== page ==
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N88359 accident description

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Crash location Unknown
Nearest city Glennallen, AK
62.109167°N, 145.546389°W

Tail number N88359
Accident date 07 Sep 1996
Aircraft type Champion 7GCBC
Additional details: None

NTSB description


On September 7, 1996, at 1850 Alaska daylight time, a wheel equipped Champion 7GCBC airplane, N88359, registered to and operated by the pilot, crashed during maneuvering flight approximately 30 miles north of Glennallen, Alaska. The airplane crashed at geographic coordinates 62 degrees, 42.303 minutes north and 145 degrees, 41.403 minutes west. The personal flight, operating under 14 CFR Part 91, departed Gulkana Airport for a local flight. No flight plan was filed and visual meteorological conditions prevailed. The certificated private pilot and the passenger were fatally injured. The airplane received substantial damage.


There were two witnesses on the ground. One witness, Mr. Herman J. Schliesing, of Glennallen, Alaska, was the pilot's father-in-law. He and the other witness were hunting moose and were traveling in a track vehicle. Mr. Schliesing observed the airplane overfly their track vehicle and start to make a turn around. He stated that the airplane appeared to stall and crash.

The other witness, Mr. David D. Bruno, also of Glennallen, stated that he observed the airplane fly over their track vehicle. The airplane started a turn toward the south. Mr. Bruno stated the airplane was in a nose high attitude when it started the turn. The airplane was then observed to "stand up on one wing and stall." The airplane crashed to the ground and rotated 180 degrees after impact. Mr. Bruno stated that he has been a pilot for a long time.

Mr. Bruno advised that both occupants were strapped in their seats and that he cut the seat belts to extricate the occupants.


All of the airplane's major components were located at the wreckage site. The engine, propeller, and instrument panel remained attached to the fuselage through cables and wires, and were displaced in a downward direction.

Both wings remained attached, but they were no longer supported by the wing struts and the wings were resting on the ground. The left and right wing struts were buckled.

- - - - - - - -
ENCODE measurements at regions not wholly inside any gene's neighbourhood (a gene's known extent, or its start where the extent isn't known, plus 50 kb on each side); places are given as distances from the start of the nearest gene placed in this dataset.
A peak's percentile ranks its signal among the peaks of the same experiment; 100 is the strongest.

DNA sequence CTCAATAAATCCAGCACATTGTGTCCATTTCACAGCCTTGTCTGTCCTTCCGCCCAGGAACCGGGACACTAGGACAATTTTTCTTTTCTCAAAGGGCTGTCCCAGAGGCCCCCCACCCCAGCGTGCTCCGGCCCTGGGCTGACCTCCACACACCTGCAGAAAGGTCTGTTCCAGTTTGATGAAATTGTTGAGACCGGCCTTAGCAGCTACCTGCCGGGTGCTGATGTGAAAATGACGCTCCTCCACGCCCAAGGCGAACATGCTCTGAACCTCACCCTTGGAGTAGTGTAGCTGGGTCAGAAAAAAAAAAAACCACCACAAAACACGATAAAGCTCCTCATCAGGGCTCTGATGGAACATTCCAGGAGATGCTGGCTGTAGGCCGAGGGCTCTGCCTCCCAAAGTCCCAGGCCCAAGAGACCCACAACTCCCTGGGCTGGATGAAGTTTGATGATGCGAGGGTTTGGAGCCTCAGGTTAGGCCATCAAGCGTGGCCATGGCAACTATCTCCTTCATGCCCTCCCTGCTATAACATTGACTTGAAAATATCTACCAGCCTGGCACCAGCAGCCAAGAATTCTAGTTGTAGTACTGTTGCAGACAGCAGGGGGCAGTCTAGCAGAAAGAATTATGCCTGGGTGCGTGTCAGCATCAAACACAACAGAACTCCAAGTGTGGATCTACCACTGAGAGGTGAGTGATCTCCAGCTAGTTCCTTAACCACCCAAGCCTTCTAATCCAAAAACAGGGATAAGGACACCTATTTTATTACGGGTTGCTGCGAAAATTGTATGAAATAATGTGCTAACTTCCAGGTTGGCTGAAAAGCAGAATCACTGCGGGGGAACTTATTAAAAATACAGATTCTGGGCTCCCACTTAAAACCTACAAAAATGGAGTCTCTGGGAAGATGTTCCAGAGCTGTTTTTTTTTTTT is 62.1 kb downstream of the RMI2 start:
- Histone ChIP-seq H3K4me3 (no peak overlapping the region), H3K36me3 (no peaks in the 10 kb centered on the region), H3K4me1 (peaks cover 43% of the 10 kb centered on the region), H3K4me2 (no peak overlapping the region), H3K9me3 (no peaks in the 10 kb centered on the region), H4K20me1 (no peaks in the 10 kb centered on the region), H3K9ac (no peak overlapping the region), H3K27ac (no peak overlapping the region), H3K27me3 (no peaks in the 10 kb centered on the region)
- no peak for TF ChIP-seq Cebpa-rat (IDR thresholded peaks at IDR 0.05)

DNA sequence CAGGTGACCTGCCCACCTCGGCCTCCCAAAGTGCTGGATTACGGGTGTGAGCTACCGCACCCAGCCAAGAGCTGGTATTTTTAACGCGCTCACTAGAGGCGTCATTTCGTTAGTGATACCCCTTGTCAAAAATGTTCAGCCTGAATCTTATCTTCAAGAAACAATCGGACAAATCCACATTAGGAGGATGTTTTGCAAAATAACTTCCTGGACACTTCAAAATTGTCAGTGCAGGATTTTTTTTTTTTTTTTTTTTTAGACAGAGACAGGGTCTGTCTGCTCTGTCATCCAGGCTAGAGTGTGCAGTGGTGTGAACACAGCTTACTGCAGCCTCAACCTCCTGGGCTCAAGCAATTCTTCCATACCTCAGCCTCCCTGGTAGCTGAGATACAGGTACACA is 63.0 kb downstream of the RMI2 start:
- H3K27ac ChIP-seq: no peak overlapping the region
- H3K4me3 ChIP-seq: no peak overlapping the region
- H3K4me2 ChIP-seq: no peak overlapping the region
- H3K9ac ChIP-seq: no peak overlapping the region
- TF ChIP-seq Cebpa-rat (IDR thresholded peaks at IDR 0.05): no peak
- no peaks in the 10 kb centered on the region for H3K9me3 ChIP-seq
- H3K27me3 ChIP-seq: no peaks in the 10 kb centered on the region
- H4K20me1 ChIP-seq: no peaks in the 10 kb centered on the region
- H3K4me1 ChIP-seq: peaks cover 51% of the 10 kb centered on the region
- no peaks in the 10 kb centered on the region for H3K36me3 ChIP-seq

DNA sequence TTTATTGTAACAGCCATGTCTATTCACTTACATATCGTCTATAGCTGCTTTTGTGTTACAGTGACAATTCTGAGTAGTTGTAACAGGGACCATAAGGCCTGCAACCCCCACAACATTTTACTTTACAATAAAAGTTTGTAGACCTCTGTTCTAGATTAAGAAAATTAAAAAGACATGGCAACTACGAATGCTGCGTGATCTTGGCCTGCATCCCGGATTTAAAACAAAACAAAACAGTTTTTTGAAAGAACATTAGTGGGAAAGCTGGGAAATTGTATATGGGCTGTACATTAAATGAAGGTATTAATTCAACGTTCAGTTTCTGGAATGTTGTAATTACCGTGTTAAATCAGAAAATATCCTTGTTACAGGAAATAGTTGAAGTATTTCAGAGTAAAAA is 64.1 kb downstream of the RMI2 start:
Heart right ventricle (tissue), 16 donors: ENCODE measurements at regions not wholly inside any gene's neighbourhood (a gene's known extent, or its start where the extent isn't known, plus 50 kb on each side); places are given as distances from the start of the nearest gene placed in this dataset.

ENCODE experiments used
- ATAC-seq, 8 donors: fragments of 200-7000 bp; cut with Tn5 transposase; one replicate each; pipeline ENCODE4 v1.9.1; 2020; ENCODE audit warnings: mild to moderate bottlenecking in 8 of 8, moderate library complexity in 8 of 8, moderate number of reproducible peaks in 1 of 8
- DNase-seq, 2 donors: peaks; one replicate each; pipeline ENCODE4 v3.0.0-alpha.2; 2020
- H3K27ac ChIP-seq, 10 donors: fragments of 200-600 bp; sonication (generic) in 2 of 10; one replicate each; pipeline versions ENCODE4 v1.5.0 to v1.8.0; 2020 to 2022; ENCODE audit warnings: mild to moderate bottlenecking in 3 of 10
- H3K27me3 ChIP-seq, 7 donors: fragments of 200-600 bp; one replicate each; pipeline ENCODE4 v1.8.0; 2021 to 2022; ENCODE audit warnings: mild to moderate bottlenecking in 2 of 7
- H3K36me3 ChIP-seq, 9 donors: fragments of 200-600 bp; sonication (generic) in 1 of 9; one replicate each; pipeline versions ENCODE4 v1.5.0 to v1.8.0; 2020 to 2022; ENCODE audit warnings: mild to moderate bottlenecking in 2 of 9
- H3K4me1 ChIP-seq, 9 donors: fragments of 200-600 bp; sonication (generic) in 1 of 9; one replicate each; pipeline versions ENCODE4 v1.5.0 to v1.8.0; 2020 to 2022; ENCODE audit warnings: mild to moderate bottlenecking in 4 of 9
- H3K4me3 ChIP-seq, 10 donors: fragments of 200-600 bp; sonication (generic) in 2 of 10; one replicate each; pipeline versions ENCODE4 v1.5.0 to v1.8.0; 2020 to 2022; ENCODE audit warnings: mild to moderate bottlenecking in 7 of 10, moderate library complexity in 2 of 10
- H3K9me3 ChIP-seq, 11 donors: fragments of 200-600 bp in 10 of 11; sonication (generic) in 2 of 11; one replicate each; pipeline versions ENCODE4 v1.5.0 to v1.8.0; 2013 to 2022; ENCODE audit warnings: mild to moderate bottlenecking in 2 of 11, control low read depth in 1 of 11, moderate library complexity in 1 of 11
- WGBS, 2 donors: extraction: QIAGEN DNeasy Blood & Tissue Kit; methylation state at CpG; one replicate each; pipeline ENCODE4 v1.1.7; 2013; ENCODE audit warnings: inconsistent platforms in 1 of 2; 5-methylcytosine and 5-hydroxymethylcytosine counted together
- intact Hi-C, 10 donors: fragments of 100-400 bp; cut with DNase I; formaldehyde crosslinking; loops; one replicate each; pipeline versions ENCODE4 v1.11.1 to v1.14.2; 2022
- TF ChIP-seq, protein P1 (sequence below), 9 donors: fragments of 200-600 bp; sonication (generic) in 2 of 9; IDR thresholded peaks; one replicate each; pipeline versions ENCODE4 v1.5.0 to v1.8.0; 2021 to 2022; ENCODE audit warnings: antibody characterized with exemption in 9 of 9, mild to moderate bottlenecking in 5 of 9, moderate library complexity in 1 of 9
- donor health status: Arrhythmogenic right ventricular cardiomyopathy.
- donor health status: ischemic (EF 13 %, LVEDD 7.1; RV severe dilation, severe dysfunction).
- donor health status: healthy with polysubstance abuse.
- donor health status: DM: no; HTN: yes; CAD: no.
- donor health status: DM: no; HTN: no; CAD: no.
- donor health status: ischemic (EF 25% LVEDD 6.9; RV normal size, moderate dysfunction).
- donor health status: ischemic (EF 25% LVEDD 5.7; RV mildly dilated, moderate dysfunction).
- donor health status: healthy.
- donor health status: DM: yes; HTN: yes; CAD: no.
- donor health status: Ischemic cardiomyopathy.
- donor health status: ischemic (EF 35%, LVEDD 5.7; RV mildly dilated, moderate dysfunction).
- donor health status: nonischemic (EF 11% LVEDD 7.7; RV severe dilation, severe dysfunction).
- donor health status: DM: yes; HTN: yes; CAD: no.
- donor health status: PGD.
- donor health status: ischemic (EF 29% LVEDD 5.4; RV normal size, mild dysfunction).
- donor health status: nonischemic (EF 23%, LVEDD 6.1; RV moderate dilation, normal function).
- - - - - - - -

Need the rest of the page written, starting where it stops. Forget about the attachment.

The aft fuselage, directly behind the passenger compartment, was buckled and distorted.

The vertical fin, rudder, horizontal stabilizer, and elevator were not damaged.


The pilot's logbook was not located and the flight time information was derived from Federal Aviation Administration' application for medical certificate. The last application for medical certificate, dated 6/8/95 showed that the pilot had a total flight time of 300 hours and had flown 10 hours in the last six months.


Aircraft logbooks were not available for review.


The airplane crashed on a small ridge line near the intersection of two hunting trails. One trail was named the Haggard Creek Trail. The field elevation of the accident site was approximately 2,800 feet above mean sea level. The terrain was covered with an occasional small tree and lots of brush which was waist high. The terrain sloped away from the wreckage but was essentially level where the wreckage came to rest.

The airplane's direction of flight after making the low pass over the track vehicle was approximately 080 degrees. The airplane turned and the wreckage path aligned with 260 degrees. Approximately 18 feet in front of the nose of the airplane, which was pointing 080 degrees, there was a large gouge in the ground. The gouge measured 10 feet long, 6 feet wide, and approximately 2.5 feet deep.

At the edge of the gouge mark was a small tree that had been uprooted. Examination of the tree's roots shows that the roots had been cut.

Examination of the airplane's propeller showed chord-wise scoring and large pieces of propeller blade were missing from the propeller's leading edge.

Flight control continuity was established and all the flight controls remained attached to their respective locations. The flight control cables were not tight due to the general compression of the airframe.

Fuel was found in the airplane and the color and odor was consistent with 100 low lead aviation fuel. Examination of the cockpit and passenger compartment showed that the floor was pushed upward and into their respective compartments.

No evidence of any preimpact mechanical anomaly was discovered during the inspection of the airplane.


Toxicological testing of the pilot disclosed therapeutic concentrations of the drugs pseudoephedrine and phenylpropanolamine in the blood and urine, and chlorpheniramine in the blood (see attached toxicological report). These drugs are commonly used in over the counter cold and/or allergy medicines, although there are no over the counter medications which contain both phenylproponalamine and pseudoephedrine. Usage labels associated witht eh antihistamine chlorpheniramine, typically contain warnings about possible side affects of drowsiness, and cautions about operating machinery and vehicles. Pseudoephedrine labels warn against possible dizziness.

Ingestion of any drug that may impair an airman's performance, without the permission of an FAA Aviation Medical Examiner, is prohibited by the FAA.

An autopsy of the pilot was accomplished on September 10, by the State of Alaska's Office of the Medical Examiner, 5700 East Tudor Road, Anchorage, Alaska.

(c) 2009-2018 Lee C. Baker / Crosswind Software, LLC. For informational purposes only.